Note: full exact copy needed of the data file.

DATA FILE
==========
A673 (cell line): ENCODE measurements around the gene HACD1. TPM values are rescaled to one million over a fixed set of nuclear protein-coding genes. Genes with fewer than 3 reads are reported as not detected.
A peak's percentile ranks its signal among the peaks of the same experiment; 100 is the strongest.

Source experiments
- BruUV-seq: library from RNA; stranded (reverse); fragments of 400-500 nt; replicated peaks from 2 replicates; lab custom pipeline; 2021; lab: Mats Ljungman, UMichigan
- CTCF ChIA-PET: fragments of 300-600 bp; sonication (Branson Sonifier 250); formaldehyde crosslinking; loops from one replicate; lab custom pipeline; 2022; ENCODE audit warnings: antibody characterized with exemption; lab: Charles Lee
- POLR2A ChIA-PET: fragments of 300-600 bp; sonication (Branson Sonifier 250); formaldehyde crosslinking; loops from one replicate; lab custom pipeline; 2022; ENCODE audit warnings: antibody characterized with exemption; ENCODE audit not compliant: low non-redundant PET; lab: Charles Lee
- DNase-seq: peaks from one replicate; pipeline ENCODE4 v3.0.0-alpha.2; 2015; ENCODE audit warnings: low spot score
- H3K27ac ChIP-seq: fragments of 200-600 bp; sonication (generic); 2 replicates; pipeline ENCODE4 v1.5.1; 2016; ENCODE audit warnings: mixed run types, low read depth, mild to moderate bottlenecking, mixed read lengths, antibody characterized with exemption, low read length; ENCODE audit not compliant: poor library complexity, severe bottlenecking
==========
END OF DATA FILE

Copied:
A673 (cell line): ENCODE measurements around the gene HACD1. TPM values are rescaled to one million over a fixed set of nuclear protein-coding genes. Genes with fewer than 3 reads are reported as not detected.
A peak's percentile ranks its signal among the peaks of the same experiment; 100 is the strongest.

Source experiments
- BruUV-seq: library from RNA; stranded (reverse); fragments of 400-500 nt; replicated peaks from 2 replicates; lab custom pipeline; 2021; lab: Mats Ljungman, UMichigan
- CTCF ChIA-PET: fragments of 300-600 bp; sonication (Branson Sonifier 250); formaldehyde crosslinking; loops from one replicate; lab custom pipeline; 2022; ENCODE audit warnings: antibody characterized with exemption; lab: Charles Lee
- POLR2A ChIA-PET: fragments of 300-600 bp; sonication (Branson Sonifier 250); formaldehyde crosslinking; loops from one replicate; lab custom pipeline; 2022; ENCODE audit warnings: antibody characterized with exemption; ENCODE audit not compliant: low non-redundant PET; lab: Charles Lee
- DNase-seq: peaks from one replicate; pipeline ENCODE4 v3.0.0-alpha.2; 2015; ENCODE audit warnings: low spot score
- H3K27ac ChIP-seq: fragments of 200-600 bp; sonication (generic); 2 replicates; pipeline ENCODE4 v1.5.1; 2016; ENCODE audit warnings: mixed run types, low read depth, mild to moderate bottlenecking, mixed read lengths, antibody characterized with exemption, low read length; ENCODE audit not compliant: poor library complexity, severe bottlenecking